In fact, when we commissioned a YouGov poll of 1,200 UK homeowners to seek their views on technology and smart devices in the home, the most popular spaces to see such innovations featured were the living room (70%), followed by the kitchen (34%) and home office (29%). Trailing behind at just 2% was the bathroom. 

It’s clear, then, that some areas of the home are advancing more rapidly than others when it comes to technology, and the bathroom has evolved at a relatively slow pace. Perhaps this reflects the fact that housebuilders do not typically offer the same range of specification options for the bathroom as they might do for, say, the kitchen. 

Yet, we must not underestimate the significance of the bathroom in our lives. For instance, research by Geberit in 2018 found that nearly three quarters of us struggle to find time to relax and, in the quest for some respite, the bathroom was the most popular place of escape. Homeowners are increasingly looking for a sanctuary in their home. If a spa is the brief from your buyers, could technology hold the key to unlocking this? And are your buyers willing to pay more?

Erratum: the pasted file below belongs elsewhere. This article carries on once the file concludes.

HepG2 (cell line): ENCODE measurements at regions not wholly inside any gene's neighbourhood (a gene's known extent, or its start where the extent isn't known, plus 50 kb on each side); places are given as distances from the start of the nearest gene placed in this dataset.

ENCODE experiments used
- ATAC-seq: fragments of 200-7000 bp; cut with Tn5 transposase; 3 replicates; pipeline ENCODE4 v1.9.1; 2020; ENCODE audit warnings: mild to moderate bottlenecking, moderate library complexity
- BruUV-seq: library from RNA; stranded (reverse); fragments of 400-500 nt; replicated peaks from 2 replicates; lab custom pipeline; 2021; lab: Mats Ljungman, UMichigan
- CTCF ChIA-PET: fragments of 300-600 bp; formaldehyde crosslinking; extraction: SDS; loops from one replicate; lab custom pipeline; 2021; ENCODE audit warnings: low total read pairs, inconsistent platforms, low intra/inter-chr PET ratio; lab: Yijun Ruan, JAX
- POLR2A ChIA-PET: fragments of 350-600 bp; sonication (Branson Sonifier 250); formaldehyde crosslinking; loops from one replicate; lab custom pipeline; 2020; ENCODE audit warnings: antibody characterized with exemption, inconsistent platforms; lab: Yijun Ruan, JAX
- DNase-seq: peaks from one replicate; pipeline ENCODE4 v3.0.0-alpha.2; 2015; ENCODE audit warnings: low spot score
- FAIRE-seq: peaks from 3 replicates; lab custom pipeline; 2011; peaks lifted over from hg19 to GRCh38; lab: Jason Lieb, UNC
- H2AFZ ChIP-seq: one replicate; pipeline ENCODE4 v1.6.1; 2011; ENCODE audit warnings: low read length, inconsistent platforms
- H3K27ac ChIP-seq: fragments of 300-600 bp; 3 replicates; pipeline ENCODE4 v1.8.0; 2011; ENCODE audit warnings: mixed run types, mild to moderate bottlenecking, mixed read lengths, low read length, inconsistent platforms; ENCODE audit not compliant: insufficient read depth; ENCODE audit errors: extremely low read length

We put this question to our respondents. More than a third (35%) told us that they would be willing to pay more for a new home with technology and four in 10 of those polled believed that there could be more technology in new homes. 

There is clearly, therefore, a desire to see more innovations in new builds and a willingness to pay the so-called ‘convenience premium’. 

But let’s return for a moment to the bathroom, where only 2% of homeowners rely on smart devices or technology. The sanctuary of the home. Are housebuilders missing a vital opportunity here?